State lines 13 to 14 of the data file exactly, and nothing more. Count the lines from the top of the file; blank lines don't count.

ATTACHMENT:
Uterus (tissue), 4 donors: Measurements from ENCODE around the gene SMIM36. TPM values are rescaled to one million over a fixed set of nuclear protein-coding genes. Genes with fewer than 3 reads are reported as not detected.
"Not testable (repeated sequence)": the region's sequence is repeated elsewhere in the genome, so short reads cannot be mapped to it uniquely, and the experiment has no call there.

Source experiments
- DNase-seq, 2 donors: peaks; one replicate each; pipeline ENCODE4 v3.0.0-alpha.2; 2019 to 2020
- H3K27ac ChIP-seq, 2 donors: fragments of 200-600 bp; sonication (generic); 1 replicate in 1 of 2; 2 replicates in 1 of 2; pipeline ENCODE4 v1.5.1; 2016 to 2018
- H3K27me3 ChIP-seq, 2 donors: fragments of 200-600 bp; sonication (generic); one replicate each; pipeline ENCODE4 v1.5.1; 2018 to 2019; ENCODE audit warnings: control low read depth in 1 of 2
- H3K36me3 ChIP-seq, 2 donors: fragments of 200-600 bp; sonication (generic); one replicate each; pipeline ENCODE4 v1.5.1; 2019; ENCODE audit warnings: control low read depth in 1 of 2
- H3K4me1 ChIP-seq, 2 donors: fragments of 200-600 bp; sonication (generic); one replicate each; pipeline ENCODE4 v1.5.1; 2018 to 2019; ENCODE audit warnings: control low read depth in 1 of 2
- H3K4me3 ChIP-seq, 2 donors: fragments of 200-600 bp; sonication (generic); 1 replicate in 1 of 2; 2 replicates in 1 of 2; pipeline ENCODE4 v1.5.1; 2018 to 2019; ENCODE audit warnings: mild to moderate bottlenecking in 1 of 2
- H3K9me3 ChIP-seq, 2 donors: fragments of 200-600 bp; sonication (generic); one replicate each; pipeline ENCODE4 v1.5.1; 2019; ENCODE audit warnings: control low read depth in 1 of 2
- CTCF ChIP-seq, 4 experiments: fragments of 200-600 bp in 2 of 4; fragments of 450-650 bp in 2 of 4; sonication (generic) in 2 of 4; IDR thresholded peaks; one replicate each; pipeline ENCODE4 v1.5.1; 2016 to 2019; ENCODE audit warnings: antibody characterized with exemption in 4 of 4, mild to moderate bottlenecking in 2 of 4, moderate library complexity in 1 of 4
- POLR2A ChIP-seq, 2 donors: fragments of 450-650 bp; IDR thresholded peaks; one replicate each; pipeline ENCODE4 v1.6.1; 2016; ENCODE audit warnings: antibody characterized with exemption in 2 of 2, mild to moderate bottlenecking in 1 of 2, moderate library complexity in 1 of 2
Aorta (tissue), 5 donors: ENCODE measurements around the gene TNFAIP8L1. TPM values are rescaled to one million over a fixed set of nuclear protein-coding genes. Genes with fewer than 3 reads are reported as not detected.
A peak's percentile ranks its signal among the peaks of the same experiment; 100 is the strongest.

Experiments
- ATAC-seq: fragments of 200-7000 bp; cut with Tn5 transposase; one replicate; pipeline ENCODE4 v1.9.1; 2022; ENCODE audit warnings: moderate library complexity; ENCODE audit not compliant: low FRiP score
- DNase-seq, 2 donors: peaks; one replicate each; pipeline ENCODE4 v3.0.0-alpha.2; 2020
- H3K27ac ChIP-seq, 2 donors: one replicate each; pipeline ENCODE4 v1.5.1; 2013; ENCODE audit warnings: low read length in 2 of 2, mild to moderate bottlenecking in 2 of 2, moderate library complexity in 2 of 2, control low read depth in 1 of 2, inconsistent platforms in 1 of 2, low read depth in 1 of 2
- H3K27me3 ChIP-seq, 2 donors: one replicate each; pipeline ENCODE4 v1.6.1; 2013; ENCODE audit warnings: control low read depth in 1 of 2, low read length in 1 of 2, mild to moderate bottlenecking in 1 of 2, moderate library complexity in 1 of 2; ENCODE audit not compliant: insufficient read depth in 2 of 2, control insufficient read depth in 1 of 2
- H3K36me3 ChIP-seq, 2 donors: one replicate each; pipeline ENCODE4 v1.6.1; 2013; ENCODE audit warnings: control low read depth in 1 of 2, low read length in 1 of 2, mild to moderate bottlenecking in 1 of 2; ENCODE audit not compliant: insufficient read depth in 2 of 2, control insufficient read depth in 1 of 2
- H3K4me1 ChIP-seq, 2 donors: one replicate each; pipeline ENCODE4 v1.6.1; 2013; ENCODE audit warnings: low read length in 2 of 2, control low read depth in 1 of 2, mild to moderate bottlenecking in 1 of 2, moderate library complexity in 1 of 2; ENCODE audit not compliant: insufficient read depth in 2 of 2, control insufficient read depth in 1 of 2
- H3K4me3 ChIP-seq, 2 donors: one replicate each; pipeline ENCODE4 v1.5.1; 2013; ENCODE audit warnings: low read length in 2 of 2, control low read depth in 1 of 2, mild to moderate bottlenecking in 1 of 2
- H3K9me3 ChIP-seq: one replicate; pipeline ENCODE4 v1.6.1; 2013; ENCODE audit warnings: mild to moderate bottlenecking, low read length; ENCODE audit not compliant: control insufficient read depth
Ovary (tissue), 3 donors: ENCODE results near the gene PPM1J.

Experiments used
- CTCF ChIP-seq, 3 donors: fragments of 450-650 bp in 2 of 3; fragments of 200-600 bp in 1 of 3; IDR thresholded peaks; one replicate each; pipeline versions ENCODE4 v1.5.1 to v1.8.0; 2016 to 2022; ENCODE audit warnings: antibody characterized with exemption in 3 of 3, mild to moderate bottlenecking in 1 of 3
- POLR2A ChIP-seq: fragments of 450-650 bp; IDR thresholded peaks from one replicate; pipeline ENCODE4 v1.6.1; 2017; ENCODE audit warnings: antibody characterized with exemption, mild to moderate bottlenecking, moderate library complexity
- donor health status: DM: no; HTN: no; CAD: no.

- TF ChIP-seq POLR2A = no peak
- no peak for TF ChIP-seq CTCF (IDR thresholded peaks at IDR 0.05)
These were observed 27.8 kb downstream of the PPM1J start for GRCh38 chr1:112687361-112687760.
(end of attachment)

Aorta (tissue), 5 donors: ENCODE measurements around the gene TNFAIP8L1. TPM values are rescaled to one million over a fixed set of nuclear protein-coding genes. Genes with fewer than 3 reads are reported as not detected.
A peak's percentile ranks its signal among the peaks of the same experiment; 100 is the strongest.